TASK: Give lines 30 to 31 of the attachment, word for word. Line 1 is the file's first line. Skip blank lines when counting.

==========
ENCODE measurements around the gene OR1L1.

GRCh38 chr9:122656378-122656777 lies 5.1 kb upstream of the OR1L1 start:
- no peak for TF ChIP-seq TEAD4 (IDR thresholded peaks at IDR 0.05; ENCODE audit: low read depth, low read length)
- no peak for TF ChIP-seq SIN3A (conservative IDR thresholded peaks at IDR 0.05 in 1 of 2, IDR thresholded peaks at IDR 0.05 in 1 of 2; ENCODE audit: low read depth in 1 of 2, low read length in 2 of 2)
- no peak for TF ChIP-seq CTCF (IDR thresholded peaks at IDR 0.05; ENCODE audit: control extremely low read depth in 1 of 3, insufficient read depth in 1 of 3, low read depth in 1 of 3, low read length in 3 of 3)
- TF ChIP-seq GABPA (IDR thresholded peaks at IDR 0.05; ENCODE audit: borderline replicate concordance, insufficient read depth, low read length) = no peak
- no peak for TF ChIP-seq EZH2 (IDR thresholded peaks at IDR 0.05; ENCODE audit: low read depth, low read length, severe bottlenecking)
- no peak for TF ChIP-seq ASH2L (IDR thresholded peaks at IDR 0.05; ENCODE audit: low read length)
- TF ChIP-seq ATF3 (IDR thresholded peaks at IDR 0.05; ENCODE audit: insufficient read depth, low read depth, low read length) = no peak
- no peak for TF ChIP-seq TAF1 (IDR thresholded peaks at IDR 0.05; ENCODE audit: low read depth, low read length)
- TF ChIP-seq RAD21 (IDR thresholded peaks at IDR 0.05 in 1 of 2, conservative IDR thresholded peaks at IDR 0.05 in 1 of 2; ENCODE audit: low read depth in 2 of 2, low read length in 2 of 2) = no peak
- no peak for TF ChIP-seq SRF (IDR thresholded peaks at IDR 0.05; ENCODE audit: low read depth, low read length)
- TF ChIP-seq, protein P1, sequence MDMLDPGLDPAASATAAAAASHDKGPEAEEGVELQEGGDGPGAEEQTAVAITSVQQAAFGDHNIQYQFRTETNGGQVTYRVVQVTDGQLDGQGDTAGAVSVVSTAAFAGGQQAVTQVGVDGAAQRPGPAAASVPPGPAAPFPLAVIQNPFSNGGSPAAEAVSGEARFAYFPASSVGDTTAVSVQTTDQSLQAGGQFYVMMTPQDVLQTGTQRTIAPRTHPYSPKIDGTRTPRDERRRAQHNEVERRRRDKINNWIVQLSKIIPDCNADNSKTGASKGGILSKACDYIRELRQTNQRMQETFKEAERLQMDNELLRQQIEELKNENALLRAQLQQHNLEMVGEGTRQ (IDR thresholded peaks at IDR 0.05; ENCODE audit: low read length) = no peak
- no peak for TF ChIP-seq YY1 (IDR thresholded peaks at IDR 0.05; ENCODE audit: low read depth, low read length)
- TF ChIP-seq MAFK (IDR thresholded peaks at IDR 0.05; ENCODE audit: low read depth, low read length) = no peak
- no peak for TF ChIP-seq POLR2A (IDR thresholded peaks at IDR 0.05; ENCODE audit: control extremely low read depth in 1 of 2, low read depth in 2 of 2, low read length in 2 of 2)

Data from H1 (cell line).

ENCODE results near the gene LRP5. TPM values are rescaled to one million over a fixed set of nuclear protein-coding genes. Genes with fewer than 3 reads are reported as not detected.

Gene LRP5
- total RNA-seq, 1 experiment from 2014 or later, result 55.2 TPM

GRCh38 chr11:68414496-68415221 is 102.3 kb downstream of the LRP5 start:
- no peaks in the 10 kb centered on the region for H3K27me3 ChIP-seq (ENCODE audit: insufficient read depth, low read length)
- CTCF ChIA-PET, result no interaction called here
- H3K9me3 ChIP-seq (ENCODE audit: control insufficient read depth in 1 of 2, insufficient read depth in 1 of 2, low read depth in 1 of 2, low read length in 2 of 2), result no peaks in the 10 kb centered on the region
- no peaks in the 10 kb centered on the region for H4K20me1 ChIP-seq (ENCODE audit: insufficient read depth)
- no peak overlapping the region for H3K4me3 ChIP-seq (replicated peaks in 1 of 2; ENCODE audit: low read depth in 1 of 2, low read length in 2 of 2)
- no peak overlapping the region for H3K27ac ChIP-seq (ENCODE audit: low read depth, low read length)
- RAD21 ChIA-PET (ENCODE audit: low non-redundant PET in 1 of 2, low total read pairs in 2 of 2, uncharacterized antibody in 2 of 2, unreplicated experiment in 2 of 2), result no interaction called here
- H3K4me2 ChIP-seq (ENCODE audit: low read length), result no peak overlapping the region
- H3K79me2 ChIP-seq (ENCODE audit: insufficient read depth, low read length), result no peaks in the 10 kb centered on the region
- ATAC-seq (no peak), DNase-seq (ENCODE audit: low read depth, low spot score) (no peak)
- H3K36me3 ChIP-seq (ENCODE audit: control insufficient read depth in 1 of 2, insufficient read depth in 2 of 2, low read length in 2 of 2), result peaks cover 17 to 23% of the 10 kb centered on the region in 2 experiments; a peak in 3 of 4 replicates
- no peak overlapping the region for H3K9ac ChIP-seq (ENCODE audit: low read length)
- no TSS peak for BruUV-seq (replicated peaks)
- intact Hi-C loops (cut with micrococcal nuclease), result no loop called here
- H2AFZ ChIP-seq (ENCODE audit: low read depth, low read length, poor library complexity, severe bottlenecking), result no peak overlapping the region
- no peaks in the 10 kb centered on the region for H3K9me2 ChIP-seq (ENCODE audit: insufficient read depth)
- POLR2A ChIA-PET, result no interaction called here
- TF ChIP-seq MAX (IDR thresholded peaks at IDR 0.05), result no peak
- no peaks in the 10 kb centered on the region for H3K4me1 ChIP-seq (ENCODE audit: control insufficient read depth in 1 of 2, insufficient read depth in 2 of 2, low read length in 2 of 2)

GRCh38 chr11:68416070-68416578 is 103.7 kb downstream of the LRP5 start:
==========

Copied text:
- H3K79me2 ChIP-seq (ENCODE audit: insufficient read depth, low read length), result no peaks in the 10 kb centered on the region
- ATAC-seq (no peak), DNase-seq (ENCODE audit: low read depth, low spot score) (no peak)